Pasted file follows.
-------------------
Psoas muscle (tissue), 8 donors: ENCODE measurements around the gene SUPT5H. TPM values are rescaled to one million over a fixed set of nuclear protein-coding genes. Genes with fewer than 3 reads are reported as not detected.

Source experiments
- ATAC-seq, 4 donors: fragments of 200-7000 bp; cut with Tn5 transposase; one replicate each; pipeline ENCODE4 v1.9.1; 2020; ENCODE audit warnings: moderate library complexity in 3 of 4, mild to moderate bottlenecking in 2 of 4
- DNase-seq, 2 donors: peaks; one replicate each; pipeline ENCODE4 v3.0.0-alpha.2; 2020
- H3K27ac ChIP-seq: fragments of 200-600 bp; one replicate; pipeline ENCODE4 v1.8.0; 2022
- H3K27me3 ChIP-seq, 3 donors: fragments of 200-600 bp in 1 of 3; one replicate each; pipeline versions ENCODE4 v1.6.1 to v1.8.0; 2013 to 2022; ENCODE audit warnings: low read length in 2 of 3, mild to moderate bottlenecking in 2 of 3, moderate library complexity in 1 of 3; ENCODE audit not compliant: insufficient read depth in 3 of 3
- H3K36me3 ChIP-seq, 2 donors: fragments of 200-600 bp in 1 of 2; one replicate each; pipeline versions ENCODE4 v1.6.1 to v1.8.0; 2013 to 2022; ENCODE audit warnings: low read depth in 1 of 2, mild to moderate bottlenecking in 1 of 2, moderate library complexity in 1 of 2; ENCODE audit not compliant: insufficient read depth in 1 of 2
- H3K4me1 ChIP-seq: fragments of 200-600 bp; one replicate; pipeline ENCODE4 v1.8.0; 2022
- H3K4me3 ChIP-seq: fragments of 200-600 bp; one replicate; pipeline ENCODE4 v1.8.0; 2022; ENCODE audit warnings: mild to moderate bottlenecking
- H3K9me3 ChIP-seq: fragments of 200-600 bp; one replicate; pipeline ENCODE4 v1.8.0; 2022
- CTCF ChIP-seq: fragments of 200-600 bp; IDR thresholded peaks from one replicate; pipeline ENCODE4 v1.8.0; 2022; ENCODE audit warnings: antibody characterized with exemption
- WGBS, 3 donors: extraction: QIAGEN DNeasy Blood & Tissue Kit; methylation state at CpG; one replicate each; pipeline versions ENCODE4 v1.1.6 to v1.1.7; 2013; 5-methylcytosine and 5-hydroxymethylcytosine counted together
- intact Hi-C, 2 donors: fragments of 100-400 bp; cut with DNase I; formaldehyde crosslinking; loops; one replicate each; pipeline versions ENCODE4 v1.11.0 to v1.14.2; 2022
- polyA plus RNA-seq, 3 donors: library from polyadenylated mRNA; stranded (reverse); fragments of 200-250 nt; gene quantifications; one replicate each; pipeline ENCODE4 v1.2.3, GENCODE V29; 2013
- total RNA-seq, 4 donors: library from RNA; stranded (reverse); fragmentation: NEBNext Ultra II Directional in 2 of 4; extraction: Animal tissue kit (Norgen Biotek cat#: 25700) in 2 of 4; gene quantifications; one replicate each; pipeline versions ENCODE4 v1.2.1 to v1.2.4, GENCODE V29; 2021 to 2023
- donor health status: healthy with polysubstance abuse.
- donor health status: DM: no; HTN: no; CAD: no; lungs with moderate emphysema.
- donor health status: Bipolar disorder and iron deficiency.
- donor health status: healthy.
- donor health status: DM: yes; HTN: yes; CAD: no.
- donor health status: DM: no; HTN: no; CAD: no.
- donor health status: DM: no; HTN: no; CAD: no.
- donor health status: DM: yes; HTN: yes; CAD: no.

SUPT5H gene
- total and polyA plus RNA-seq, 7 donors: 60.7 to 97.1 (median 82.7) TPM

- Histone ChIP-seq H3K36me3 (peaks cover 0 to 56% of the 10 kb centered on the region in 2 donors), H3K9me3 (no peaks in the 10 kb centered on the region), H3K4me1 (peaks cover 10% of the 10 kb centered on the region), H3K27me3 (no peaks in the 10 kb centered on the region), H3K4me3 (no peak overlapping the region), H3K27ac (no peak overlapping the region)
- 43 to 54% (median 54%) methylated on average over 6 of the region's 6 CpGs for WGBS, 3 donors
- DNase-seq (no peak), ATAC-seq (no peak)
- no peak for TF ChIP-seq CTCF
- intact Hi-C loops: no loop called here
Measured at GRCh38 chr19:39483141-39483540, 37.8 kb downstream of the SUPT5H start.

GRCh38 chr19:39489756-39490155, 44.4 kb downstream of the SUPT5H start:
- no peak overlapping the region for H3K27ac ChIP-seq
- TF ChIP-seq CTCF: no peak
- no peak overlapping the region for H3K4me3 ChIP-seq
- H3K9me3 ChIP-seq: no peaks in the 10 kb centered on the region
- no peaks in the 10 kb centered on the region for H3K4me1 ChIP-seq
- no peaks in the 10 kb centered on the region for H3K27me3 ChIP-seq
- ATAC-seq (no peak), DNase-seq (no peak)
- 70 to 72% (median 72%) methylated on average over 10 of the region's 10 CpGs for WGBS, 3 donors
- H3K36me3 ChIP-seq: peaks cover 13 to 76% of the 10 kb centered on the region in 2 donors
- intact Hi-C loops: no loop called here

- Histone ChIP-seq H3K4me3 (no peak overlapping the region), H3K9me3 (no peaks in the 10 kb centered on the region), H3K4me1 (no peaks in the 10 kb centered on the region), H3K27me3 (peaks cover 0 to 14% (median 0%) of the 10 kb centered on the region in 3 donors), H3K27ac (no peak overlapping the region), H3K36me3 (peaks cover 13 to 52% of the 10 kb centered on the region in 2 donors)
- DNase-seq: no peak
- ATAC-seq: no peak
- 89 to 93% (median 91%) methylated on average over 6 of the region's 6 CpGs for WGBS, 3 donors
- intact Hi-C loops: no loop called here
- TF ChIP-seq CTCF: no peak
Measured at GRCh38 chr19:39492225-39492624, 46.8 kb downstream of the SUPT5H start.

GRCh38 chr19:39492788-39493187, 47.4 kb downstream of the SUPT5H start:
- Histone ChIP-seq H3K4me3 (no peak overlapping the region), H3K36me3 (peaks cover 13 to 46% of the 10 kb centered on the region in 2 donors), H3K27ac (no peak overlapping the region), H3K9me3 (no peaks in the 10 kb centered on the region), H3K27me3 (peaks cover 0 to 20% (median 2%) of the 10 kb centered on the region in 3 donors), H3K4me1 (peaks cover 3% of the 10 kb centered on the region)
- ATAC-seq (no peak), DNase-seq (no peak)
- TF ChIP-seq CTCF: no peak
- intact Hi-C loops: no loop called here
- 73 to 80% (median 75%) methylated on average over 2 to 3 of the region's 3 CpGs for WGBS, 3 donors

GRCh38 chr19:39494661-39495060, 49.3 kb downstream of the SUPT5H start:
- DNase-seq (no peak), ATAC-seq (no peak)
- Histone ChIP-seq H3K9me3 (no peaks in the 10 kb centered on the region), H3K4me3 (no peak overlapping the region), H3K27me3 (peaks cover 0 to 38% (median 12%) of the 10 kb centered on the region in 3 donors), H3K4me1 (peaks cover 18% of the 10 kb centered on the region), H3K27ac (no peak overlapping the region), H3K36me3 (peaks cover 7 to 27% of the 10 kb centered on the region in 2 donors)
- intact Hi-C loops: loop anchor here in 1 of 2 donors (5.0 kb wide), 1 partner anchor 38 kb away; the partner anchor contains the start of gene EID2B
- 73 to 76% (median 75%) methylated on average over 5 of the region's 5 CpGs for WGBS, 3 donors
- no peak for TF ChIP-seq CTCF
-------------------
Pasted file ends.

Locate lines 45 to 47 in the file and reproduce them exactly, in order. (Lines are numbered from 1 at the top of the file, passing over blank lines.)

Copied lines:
- ATAC-seq: no peak
- 89 to 93% (median 91%) methylated on average over 6 of the region's 6 CpGs for WGBS, 3 donors
- intact Hi-C loops: no loop called here